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Keeping the Ohio U.S. Senate seat in the hands of a Republican is central to the party’s strategy to win back the Senate. Democrats see an opening for their candidate, U.S. Rep. Tim Ryan, who portrays himself as unbeholden to party leadership.
Republicans have dominated recent statewide races in Ohio. Former President Donald Trump won the state in 2016 and went on to increase his vote-getting margin in 2020. Top election handicappers say the Senate contest between Ryan, a longtime congressman, and Republican J.D. Vance, a bestselling author, leans Republican.
Lauren Copeland, a political scientist at Baldwin Wallace University in Ohio, said the outcome could have important implications for Democrats in other states in the "Rust Belt," the once-highly industrialized region of the country where manufacturing has declined.
"Ryan has worked hard to win the white working-class vote," Copeland said. "If he does well on (Election Day), other Democrats may want to follow his lead."
David Niven, a political scientist at University of Cincinnati, said Ryan has "run as an old-school Democrat. Working family concerns. At home in a union hall. And proudly so."
Trump endorsed Vance before his GOP primary win.
"Ohio as a state is older than the nation, whiter than the nation, and less educated than the nation," Niven said. "That is the sweet spot for Trump Republicans these days."
Here are some of our fact-checks in this pivotal race.
Tim Ryan: "J.D. Vance said nothing about" the attack on Paul Pelosi.
This is False.
Vance did not release a formal statement condemning the Oct. 28 violent assault as did some other Republicans, but he did speak about the incident. In response to a reporter’s question, he called the attack terrible, and said "we need to lower the temperature in this country."
Ryan: Instead of fighting opioid addiction, a nonprofit founded by J.D. Vance paid his "top political adviser" and funded "political polling."
We rated this claim Mostly True.
Vance’s nonprofit, which was founded partly to fight opioid abuse, paid political consultant Jai Chabria $63,425 in 2017 to be its executive director. Chabria was a key political adviser to Vance and remains on Vance’s 2022 Senate campaign.
The nonprofit also spent $45,000 for a survey of the "social, cultural and general welfare needs of Ohio citizens." We could not find evidence documenting the survey’s exact questions.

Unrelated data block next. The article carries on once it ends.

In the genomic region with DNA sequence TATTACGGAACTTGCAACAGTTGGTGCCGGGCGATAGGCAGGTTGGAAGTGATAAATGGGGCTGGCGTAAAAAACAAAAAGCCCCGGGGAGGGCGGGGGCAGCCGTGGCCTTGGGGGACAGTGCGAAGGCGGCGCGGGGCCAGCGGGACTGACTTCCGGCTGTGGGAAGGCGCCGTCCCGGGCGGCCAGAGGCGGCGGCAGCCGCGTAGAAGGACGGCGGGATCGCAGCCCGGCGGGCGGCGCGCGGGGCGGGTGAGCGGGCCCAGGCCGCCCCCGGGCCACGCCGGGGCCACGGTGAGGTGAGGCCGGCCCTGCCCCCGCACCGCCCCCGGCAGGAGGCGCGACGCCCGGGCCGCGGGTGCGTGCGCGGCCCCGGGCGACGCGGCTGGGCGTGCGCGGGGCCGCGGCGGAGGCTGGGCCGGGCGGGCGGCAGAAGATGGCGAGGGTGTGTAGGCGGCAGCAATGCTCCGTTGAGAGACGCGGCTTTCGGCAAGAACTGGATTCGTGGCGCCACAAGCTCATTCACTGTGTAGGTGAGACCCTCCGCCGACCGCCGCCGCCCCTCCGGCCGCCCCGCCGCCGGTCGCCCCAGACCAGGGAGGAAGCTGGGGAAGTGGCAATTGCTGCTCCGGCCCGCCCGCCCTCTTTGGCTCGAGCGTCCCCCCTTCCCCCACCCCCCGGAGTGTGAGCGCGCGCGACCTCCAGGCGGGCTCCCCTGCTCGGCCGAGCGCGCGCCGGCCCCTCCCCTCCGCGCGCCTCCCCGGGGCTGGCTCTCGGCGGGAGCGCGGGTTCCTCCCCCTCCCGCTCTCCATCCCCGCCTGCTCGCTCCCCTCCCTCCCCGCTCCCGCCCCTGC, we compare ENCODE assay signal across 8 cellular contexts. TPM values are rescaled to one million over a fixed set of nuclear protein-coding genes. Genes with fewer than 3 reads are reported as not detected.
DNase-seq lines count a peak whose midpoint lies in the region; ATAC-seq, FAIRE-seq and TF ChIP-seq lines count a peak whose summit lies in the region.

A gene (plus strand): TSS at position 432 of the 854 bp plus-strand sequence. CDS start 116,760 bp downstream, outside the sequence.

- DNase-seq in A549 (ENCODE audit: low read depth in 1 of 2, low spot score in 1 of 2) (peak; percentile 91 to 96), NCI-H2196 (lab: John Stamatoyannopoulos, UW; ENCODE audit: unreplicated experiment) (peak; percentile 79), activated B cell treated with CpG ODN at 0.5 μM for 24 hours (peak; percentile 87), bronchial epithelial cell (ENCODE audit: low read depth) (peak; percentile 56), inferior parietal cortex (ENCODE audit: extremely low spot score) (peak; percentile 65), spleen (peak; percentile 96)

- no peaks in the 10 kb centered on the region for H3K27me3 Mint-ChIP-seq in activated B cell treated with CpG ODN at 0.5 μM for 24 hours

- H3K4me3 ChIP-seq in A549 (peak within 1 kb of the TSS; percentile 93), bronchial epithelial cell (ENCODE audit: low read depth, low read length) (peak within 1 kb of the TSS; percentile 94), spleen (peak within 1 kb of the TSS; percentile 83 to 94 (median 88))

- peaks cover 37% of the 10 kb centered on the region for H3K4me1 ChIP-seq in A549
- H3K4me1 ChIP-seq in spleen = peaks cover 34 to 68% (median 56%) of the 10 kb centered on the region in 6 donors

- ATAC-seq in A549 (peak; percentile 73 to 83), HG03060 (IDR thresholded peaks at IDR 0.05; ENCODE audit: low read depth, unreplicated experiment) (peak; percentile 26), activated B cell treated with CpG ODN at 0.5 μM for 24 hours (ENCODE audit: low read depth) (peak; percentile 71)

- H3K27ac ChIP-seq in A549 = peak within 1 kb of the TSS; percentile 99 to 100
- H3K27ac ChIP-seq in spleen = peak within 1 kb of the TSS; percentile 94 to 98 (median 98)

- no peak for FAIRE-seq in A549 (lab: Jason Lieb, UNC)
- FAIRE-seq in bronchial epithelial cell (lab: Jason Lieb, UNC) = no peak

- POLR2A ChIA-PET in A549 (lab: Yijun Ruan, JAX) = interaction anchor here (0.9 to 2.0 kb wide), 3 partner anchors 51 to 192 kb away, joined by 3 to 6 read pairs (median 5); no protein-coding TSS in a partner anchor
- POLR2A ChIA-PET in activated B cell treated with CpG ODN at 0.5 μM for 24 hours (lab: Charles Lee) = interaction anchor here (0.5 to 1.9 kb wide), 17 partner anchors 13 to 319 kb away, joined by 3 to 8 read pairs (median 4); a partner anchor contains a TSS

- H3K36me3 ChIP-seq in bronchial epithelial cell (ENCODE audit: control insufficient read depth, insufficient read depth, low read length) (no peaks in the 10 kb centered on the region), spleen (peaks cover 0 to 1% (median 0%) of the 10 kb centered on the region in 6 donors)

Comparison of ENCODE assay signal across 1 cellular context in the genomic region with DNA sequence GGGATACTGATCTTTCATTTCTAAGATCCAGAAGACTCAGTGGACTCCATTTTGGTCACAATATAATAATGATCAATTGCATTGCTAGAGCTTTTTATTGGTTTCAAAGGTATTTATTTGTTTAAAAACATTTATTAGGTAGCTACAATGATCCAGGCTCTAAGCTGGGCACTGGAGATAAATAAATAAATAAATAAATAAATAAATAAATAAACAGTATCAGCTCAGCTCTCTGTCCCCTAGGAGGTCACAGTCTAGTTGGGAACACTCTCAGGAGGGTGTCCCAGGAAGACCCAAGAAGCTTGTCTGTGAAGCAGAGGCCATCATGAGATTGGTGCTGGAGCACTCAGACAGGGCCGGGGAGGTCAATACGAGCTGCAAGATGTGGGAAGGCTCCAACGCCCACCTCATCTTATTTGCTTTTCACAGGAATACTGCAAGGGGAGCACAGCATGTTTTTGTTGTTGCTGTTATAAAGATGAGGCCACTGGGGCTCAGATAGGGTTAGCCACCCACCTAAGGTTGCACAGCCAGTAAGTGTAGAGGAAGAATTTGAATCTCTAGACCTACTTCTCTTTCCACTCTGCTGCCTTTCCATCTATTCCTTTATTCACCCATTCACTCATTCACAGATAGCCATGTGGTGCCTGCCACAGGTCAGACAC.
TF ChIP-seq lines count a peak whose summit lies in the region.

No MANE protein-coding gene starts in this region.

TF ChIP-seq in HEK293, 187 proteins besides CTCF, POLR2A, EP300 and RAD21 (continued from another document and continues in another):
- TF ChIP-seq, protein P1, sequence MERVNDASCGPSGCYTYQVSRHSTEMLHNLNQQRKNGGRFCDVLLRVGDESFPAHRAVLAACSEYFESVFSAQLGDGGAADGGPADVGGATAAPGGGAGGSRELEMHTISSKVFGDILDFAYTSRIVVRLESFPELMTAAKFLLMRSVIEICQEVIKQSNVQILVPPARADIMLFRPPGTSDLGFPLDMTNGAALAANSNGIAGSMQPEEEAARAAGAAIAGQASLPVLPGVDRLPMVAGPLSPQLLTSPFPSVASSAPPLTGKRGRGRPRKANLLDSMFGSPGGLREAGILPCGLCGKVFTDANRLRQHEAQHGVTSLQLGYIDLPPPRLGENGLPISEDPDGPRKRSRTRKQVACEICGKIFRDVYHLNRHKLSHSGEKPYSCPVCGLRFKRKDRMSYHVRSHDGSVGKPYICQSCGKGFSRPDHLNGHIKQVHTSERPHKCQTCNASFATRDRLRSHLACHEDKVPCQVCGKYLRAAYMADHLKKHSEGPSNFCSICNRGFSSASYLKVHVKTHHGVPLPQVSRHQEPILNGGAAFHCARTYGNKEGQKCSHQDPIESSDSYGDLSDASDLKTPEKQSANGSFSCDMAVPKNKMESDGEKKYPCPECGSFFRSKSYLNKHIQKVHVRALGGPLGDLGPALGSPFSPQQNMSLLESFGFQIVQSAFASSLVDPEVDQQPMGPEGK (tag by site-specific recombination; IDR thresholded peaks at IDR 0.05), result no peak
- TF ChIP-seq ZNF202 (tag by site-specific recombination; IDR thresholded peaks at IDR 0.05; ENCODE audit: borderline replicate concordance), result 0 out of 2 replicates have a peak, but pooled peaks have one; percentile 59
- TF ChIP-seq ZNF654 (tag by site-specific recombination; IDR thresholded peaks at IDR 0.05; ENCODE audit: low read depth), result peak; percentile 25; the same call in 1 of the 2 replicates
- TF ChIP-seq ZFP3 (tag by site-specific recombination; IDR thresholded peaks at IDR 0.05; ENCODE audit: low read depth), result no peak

Ryan: "I voted with Trump on trade."
This is Mostly True.
Ryan voted to support the United States-Mexico-Canada free trade act, known as USMCA, a Trump trade priority. But it broke with Ryan’s typical position on trade. Trump often spoke against free trade agreements. And before Trump took office, Ryan consistently voted against free trade bills.
Ryan backed Trump’s use of tariffs against China and Russia, but opposed them when Trump applied the tariffs to U.S. allies in Europe. He warned that without more-targeted tariffs, Americans would be worse off. Research later determined that American earnings and employment suffered under Trump’s trade war.
J.D. Vance: Ryan "wanted to decriminalize fentanyl."
We rated this Pants on Fire! Ryan not only hasn’t advocated for this, he clearly stated the opposite.
Vance was referring to Ryan agreeing in 2019 to an American Civil Liberties Union pledge to reduce mass incarceration. But signing a pledge to reduce mass incarceration is not the equivalent of advocating the decriminalization of fentanyl.
In response to a question about his willingness to decriminalize all drug possession, Ryan wrote on the ACLU questionnaire, "No, I do not support the decriminalization at the federal level of all drug possession for personal use." Ryan said marijuana is the only drug he would decriminalize. Additionally, Ryan has supported legislation that aims to reduce the flow of fentanyl.
Vance: Ryan said "I do love" Nancy Pelosi and votes with Joe Biden and Pelosi 100%.
This claim, made in a Vance campaign ad, is Half True.
Ryan’s voting record in the current Congress aligns with Biden’s agenda and Pelosi’s recent votes, though as House speaker she does not vote on every measure.
The more glaring issue with the ad is that it snips out Ryan’s explanation of why he thought Pelosi should no longer lead the Democratic Party. Vance’s claim does not account for Ryan’s notable decision to challenge Pelosi’s leadership after the 2016 election, leaving viewers without the full story.
Vance: "Tim Ryan called police the new Jim Crow."
This is Mostly False.
Ryan said in a 2019 town hall that he believes today’s criminal justice system is "racist," and he compared it to Jim Crow laws — state and local laws that enforced racial segregation in parts of the nation in the period between Civil War until 1968.
Ryan’s remarks addressed criminal laws, prosecutions and sentencing. But he did not mention police specifically in relation to Jim Crow laws. Vance’s comment presented a specific pairing — the police and Jim Crow — that Ryan did not make.
RELATED: All our fact-checks about Ohio
Email interview, David Niven, associate professor of political science at University of Cincinnati, Nov. 3, 2022
Email interview, Lauren Copeland, associate director of the Community Research Institute (CRI) and associate professor at Baldwin Wallace University, Nov. 3, 2022
See additional sources in fact-checks